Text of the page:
Bile acid composition of gallbladder contents in dogs with gallbladder mucocele and biliary sludge

Toshiaki Kakimoto Department of Veterinary Internal Medicine, Graduate School of Agricultural and Life Sciences, The University of Tokyo, 1-1-1, Yayoi, Bunkyo-ku, Tokyo 113-8657, Japan.

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Hideyuki Kanemoto Department of Veterinary Internal Medicine, Graduate School of Agricultural and Life Sciences, The University of Tokyo, 1-1-1, Yayoi, Bunkyo-ku, Tokyo 113-8657, Japan.

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Kenjiro Fukushima Department of Veterinary Internal Medicine, Graduate School of Agricultural and Life Sciences, The University of Tokyo, 1-1-1, Yayoi, Bunkyo-ku, Tokyo 113-8657, Japan.

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Koichi Ohno Department of Veterinary Internal Medicine, Graduate School of Agricultural and Life Sciences, The University of Tokyo, 1-1-1, Yayoi, Bunkyo-ku, Tokyo 113-8657, Japan.

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Hajime Tsujimoto Department of Veterinary Internal Medicine, Graduate School of Agricultural and Life Sciences, The University of Tokyo, 1-1-1, Yayoi, Bunkyo-ku, Tokyo 113-8657, Japan.

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Abstract

OBJECTIVE To examine bile acid composition of gallbladder contents in dogs with gallbladder mucocele and biliary sludge.

ANIMALS 18 dogs with gallbladder mucocele (GBM group), 8 dogs with immobile biliary sludge (i-BS group), 17 dogs with mobile biliary sludge (m-BS group), and 14 healthy dogs (control group).

PROCEDURES Samples of gallbladder contents were obtained by use of percutaneous ultrasound-guided cholecystocentesis or during cholecystectomy or necropsy. Concentrations of 15 bile acids were determined by use of highperformance liquid chromatography, and a bile acid compositional ratio was calculated for each group.

RESULTS Concentrations of most bile acids in the GBM group were significantly lower than those in the control and m-BS groups. Compositional ratio of taurodeoxycholic acid, which is 1 of 3 major bile acids in dogs, was significantly lower in the GBM and i-BS groups, compared with ratios for the control and m-BS groups. The compositional ratio of taurocholic acid was significantly higher and that of taurochenodeoxycholic acid significantly lower in the i-BS group than in the control group.

CONCLUSIONS AND CLINICAL RELEVANCE In this study, concentrations and fractions of bile acids in gallbladder contents were significantly different in dogs with gallbladder mucocele or immobile biliary sludge, compared with results for healthy control dogs. Studies are needed to determine whether changes in bile acid composition are primary or secondary events of gallbladder abnormalities.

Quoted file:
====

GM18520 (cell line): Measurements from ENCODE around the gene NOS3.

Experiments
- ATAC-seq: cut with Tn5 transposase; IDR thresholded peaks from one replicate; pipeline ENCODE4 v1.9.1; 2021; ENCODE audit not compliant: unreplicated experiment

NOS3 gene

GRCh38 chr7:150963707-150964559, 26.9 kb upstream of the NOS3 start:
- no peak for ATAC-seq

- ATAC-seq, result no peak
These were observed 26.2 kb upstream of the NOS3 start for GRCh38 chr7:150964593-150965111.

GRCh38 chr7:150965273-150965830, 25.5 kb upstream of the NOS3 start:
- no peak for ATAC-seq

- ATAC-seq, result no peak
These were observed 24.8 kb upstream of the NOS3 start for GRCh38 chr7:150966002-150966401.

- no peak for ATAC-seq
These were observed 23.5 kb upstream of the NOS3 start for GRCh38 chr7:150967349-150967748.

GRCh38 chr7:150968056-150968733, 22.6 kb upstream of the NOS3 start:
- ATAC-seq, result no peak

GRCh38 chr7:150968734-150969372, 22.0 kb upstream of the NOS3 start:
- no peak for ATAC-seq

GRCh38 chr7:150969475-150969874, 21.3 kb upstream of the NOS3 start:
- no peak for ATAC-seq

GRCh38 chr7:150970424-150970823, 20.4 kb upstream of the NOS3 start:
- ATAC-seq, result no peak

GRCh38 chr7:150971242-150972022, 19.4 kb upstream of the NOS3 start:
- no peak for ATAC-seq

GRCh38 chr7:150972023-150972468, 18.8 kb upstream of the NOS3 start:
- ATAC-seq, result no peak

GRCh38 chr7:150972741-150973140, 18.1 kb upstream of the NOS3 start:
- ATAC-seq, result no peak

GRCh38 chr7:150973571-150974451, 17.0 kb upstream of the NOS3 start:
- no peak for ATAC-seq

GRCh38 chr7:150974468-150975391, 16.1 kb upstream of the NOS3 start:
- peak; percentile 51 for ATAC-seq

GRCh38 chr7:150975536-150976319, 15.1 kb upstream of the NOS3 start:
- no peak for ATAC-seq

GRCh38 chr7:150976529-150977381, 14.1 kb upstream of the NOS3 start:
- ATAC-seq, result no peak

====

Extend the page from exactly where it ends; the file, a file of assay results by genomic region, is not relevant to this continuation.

Abstract

OBJECTIVE To examine bile acid composition of gallbladder contents in dogs with gallbladder mucocele and biliary sludge.

ANIMALS 18 dogs with gallbladder mucocele (GBM group), 8 dogs with immobile biliary sludge (i-BS group), 17 dogs with mobile biliary sludge (m-BS group), and 14 healthy dogs (control group).

PROCEDURES Samples of gallbladder contents were obtained by use of percutaneous ultrasound-guided cholecystocentesis or during cholecystectomy or necropsy. Concentrations of 15 bile acids were determined by use of highperformance liquid chromatography, and a bile acid compositional ratio was calculated for each group.

RESULTS Concentrations of most bile acids in the GBM group were significantly lower than those in the control and m-BS groups. Compositional ratio of taurodeoxycholic acid, which is 1 of 3 major bile acids in dogs, was significantly lower in the GBM and i-BS groups, compared with ratios for the control and m-BS groups. The compositional ratio of taurocholic acid was significantly higher and that of taurochenodeoxycholic acid significantly lower in the i-BS group than in the control group.

CONCLUSIONS AND CLINICAL RELEVANCE In this study, concentrations and fractions of bile acids in gallbladder contents were significantly different in dogs with gallbladder mucocele or immobile biliary sludge, compared with results for healthy control dogs. Studies are needed to determine whether changes in bile acid composition are primary or secondary events of gallbladder abnormalities.

Contributor Notes

Address correspondence to Dr. Ohno (aohno@mail.ecc.u-tokyo.ac.jp).

Drs. Kakimoto and Kanemoto contributed equally to the manuscript.

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